NORTH AMERICAN REPORTS
Good Things Happen in Pairs
xactly one month apart – on March 13 and April 14, respectively – Kia Motors Corp. and Samsung Electronics Co., Ltd., part of South Korea's two historically largest chaebols, or family-affiliated conglomerates, pledged investments in two U.S. projects that collectively could top US$5 billion. Both investments cited existing U.S. facilities as major influences. And both may be strong influences in their own right in approaching trade negotiations between the two nations.
Kia's US$1.2-billion Kia Motors Corp. project in West Point, Ga., will have a capacity of 300,000 vehicles a year when it opens in 2009, and employ 2,500.
"Kia Motors has entered an aggressive growth phase in the U.S. and the decision by KMC to build a manufacturing facility in West Point, Troup County, Georgia, is the latest example of the company's commitment to the marketplace," said Euisun Chung, Kia's president and CEO, at the signing ceremony in Seoul, accompanied by Georgia Gov. Sonny Perdue. Chief among the chosen location's attributes is its proximity to Hyundai's just-launched assembly plant in Montgomery, Ala.
But South Korea's Special Prosecutor is investigating possible bribery and slush funds at Hyundai Motors Corp., and has forbidden approximately 10 top Hyundai and Kia executives, including Chung, from traveling overseas themselves. The news broke at nearly the same time as the announcement of a memorandum of understanding between Hyundai and the Czech government for another $1.2-billion plant as well as disagreements between Kia and the government of Slovakia over incentives the company says it was promised.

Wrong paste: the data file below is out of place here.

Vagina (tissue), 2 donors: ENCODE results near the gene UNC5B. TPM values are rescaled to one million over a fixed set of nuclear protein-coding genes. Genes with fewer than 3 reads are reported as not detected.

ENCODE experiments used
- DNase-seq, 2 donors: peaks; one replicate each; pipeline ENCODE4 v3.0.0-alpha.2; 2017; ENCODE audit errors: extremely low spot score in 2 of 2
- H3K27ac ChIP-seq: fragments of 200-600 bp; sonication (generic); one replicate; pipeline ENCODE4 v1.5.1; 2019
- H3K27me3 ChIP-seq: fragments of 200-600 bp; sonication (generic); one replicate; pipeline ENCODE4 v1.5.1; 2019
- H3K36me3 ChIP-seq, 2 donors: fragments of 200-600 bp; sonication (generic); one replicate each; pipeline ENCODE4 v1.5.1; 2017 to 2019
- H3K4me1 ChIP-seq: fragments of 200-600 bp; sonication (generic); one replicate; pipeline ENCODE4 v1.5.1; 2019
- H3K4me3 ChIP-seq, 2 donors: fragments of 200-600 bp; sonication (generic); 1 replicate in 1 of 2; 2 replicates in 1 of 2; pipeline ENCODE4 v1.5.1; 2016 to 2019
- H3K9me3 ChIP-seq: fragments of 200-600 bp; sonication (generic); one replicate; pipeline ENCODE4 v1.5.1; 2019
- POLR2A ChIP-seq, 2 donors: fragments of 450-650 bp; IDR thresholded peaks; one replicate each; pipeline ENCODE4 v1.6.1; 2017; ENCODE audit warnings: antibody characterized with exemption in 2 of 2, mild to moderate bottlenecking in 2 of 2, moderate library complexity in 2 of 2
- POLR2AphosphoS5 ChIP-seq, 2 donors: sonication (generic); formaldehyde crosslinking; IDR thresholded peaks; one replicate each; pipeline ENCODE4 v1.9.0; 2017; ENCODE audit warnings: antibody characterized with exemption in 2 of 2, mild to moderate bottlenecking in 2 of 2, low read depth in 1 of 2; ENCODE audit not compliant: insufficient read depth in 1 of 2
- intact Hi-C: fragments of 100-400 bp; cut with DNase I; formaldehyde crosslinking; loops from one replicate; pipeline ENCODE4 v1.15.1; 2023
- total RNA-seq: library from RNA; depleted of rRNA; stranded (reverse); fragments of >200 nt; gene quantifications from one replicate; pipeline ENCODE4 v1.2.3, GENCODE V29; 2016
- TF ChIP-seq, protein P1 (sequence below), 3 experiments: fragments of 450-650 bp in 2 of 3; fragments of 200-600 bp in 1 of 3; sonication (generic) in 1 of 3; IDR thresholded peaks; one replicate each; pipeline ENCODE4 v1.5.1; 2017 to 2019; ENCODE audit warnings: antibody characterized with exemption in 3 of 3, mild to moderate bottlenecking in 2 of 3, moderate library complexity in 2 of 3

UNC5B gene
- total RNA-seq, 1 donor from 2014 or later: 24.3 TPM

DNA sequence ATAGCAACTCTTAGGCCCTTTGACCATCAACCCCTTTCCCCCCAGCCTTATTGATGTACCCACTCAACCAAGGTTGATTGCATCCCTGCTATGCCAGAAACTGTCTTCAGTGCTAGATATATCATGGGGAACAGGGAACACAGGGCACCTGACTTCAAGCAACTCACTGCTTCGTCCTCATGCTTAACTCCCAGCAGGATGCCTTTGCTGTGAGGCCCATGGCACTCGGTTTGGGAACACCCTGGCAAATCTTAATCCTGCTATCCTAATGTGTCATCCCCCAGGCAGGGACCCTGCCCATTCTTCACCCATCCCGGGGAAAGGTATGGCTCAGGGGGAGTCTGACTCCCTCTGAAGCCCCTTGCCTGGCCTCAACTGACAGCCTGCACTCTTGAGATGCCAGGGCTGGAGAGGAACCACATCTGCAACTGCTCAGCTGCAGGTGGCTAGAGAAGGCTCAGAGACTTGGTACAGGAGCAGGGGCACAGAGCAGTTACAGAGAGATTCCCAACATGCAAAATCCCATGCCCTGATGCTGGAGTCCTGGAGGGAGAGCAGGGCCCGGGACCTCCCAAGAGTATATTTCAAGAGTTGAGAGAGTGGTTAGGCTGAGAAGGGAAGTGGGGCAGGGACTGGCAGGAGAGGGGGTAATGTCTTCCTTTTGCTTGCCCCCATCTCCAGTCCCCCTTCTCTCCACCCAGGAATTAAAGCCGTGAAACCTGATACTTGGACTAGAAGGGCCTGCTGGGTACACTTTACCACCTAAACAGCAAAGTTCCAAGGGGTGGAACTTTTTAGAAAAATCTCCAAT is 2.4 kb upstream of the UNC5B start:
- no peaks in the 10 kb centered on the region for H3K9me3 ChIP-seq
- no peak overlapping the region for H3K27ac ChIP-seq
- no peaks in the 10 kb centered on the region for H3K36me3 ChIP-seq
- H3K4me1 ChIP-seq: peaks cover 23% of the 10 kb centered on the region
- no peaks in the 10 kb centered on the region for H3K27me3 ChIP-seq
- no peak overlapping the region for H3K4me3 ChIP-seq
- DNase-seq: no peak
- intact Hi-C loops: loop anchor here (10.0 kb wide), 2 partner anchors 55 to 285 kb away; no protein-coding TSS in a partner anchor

As a result of the investigation, an April 26 groundbreaking in Georgia did not take place.
"The ceremony has been temporarily postponed and a new date has not yet been set," Kia spokesman Michael Choo told Site Selection on April 8. However, Hyundai officials did travel to China for groundbreaking ceremonies for yet another billion-dollar assembly plant, a joint venture with Beijing Automotive Investments in Beijing that will employ 3,200 and will be the company's second plant there.
The bribery investigation includes questioning of lead financial and planning executives, in part related to rezoning that enabled Hyundai to expand its Seoul headquarters. However, Choo says, "none of the financial or planning executives involved in the U.S. plant project have any connection whatsoever to the ongoing investigations in Korea."
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